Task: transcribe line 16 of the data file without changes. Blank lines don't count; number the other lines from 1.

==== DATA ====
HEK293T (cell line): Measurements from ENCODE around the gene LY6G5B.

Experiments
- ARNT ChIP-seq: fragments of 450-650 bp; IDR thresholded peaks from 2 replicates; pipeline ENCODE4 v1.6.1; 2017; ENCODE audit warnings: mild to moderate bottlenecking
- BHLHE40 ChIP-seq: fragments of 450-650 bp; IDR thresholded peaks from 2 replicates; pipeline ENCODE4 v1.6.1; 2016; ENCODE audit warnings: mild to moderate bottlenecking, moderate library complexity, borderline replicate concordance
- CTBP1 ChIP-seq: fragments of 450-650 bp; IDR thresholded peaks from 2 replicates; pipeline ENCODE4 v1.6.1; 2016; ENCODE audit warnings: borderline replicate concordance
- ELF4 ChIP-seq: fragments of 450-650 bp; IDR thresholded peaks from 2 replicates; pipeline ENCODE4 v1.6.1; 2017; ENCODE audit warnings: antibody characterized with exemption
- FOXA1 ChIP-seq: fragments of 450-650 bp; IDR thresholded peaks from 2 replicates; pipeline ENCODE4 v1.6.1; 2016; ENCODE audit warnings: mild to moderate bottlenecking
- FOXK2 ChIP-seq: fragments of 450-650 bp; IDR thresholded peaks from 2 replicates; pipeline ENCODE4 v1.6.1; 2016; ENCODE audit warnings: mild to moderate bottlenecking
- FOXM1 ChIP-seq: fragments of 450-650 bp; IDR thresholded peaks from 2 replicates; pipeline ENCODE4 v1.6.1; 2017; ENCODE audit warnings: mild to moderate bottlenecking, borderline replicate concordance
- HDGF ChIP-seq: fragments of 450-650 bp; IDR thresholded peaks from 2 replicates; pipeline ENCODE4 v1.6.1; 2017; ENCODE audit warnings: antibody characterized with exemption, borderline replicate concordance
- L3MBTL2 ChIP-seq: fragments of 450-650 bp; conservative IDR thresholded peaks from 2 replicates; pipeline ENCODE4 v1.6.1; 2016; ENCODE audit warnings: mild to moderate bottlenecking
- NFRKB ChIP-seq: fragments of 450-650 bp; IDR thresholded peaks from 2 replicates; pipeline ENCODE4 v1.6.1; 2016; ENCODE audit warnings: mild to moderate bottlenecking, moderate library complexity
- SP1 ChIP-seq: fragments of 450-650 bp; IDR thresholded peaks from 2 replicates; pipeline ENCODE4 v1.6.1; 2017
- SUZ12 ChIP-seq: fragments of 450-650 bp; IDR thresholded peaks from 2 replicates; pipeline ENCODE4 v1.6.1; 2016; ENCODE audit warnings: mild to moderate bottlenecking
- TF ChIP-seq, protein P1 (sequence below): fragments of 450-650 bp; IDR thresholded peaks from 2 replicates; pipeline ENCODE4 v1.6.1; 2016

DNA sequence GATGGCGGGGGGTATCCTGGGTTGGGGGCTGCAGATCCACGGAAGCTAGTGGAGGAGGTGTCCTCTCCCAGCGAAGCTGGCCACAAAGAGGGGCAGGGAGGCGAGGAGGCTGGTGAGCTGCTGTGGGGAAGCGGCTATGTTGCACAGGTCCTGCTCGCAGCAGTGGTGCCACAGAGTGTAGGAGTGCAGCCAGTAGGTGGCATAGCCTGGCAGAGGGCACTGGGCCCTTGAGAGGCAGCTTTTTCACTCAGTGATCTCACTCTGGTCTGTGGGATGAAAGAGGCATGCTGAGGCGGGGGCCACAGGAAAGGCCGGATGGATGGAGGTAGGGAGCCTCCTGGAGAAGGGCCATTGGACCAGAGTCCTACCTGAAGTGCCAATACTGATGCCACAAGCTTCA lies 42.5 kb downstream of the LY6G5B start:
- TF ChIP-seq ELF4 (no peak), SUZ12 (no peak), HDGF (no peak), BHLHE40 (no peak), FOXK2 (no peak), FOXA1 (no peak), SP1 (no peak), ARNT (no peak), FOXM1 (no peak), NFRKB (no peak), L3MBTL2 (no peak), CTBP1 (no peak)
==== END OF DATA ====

DNA sequence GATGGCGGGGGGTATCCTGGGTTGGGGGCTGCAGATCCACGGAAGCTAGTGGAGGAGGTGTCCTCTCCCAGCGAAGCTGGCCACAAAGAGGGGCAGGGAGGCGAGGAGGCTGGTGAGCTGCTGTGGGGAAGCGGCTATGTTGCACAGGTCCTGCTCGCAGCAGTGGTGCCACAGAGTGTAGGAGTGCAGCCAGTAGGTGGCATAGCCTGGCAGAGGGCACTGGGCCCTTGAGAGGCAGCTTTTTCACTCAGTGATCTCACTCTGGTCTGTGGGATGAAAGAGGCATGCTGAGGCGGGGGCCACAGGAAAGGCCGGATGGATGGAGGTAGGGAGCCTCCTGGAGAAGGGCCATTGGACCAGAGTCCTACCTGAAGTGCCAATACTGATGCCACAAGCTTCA lies 42.5 kb downstream of the LY6G5B start: